Have you ever seen the movie Monsters, Inc.? It is a briliant DreamWorks movie about, you guessed correctly, monsters. Monsters that hide in your closet and come out at night to scare the hell out of you. Monsters that will try to scare you to the max, because the harder we scream the more energy they get. In this movie, we meet Sully, a top scarer who holds the all time scare record. At first sight, Sully looks like a very large, huggable blue bear, but, at night, when he comes through your closet door to scare you, he seems to be this gigantic terrifying monster. And we meet Boo, a little girl of about 3 years old who is scared of closet doors because of Randal, her assigned monster.
Like Boo, we all have monsters in our closet. When as children we are confronted with pain we cannot not deal with, because we have no vocabulary yet to frame it or no adult present to put it into words, we put it away. We literally store it, so we can deal with it later, when we are old enough to put it in perspective.
It’s a situational thing. During the day, 3-year old children will not mention their monsters, they will play in their rooms as if nothing ever happened. But at night, when they go to bed, they are afraid of the dark and the monsters it holds. A closet isn’t just a closet anymore, it’s monster territory. Like little children, we not only become scared of the pain that’s inside of us, we become scared of the situations in which it shows itself.
Its a developing thing. With helpless frustration, parents watch their 3-year-olds become more afraid of the dark every night. And it seems there is nothing they can do about it. Stored away pain will come back to remind us it’s still there, untill we have adequately dealt with it. It will come out of the closet every time we’re confronted with a similar situation. It doesn’t mean to scare us, but it does because we are reminded of a pain we didn’t understand and therefore was unbearable. And every time, we’re confronted with a similar situation and the pain we do not dare to confront because it feels completely overwhelming, we add to the fear. Accumulating pain upon pain, our monster gets bigger and bigger.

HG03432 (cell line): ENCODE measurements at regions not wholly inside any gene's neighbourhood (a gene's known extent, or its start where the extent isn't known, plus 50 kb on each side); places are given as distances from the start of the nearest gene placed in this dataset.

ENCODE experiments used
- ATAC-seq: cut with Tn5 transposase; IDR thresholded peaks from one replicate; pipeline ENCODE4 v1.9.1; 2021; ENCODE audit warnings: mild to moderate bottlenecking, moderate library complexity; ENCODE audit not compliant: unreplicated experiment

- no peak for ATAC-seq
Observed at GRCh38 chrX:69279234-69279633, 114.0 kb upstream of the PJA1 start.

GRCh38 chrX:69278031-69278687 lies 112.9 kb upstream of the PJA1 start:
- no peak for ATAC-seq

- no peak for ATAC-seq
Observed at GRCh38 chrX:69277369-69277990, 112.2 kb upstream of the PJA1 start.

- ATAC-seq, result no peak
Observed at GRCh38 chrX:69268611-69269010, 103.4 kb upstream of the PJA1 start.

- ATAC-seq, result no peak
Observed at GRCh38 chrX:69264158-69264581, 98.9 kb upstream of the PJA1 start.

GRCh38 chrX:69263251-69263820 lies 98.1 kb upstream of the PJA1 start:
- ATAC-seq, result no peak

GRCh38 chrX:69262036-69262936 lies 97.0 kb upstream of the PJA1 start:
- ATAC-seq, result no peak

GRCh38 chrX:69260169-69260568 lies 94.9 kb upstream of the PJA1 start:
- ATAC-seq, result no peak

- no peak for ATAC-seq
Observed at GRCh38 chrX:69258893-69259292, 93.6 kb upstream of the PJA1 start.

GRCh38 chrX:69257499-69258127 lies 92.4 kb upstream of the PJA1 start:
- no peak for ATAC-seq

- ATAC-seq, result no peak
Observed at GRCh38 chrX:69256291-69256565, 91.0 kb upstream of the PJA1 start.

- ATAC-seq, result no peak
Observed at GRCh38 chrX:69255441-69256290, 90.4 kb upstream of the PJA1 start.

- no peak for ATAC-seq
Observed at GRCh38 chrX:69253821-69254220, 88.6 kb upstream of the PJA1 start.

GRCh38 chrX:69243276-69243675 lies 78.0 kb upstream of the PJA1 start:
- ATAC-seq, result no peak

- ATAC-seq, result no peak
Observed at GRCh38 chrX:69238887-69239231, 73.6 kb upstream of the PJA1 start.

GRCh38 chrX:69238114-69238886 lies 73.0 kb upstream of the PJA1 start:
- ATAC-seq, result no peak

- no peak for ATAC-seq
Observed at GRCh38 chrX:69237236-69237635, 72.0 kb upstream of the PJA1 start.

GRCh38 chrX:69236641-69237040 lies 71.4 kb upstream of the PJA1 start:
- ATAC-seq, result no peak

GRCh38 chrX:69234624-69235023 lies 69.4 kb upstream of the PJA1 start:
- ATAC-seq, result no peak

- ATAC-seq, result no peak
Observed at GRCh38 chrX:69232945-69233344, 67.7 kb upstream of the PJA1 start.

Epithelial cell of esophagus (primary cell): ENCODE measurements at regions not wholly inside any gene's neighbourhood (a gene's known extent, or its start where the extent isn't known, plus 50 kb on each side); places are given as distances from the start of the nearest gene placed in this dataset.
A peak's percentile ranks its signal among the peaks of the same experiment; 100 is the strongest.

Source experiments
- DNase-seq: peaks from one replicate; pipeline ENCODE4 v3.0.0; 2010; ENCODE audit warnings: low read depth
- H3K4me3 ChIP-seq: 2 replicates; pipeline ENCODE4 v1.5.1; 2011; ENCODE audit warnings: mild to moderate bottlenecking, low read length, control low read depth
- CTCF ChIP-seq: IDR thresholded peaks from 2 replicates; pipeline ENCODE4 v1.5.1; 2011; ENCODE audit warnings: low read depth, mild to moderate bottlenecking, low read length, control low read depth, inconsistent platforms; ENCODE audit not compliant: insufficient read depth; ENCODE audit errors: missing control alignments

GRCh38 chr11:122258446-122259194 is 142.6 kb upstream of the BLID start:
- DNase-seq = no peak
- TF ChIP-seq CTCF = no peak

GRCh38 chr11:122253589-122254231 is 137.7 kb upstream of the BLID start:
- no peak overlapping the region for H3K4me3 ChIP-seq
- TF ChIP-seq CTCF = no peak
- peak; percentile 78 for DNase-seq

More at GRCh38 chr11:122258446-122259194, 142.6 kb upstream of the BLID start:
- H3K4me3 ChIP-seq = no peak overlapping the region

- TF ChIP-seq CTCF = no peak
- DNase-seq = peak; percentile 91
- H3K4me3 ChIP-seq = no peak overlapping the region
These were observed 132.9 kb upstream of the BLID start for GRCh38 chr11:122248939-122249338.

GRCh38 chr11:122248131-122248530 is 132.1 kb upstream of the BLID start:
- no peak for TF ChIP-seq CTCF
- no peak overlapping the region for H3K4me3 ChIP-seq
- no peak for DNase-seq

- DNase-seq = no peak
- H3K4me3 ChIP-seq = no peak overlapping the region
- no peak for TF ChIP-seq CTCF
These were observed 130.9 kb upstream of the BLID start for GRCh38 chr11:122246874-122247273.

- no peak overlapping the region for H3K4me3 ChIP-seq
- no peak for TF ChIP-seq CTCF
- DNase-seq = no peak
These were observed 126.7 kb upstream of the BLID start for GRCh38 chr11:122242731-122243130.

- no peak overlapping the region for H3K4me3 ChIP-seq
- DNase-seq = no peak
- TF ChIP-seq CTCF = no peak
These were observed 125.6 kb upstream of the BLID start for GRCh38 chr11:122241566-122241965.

It’s an irrational thing. Fortunately for parents, when children reach the age of four, the child gains in reason and can be persuaded to believe that monsters don’t exist. Of course, they do and kids don’t really buy into it, because they will only go to sleep when there’s light in the hallway and their door is open, but to most parents that’s good enough. As we get older, we kind of forget about the monster. We actually become very good at ignoring the monster and anything associated with it. Although, on the surface everything feels okay, the pain that resides just below the surface is still as real as it when we met it for the first time. And every time, someone touches on the subject of our pain, our stomachs tighten as this pain bursts through the surface. This feels so terrifying that instead of feeling fear, we often experience a sudden burst of anger or sadness which we project outward. This results in an out of proportion reaction to what just happened, usually leaving the recipients of our outburst baffled, angry or sad.
The good news is that it’s a curable thing. We all have our assigned monsters, monsters that scare us the most. The top scarer is called ‘You’re not good enough’, closely followed by ‘No one loves you’. We either have a few small monsters in our closet or one humonguous monster. It really doesn’t matter, the recipe to get rid of them, is the same. For it to go away, we have to acknowledge it’s there and look it in the eye. We have to have the guts to sit in the dark, to watch our closet door open, to watch and hear that monster come closer, to feel the deep fear and pain arise, to resist the overwhelming urge to look or run away, to get sad or angry. When we do and have the courage to just sit still and do nothing, to look at it without judging it, we will finally see that the monster that causes our fear, in reality is just a huge, very huggable, blue bear, who scares because he cares.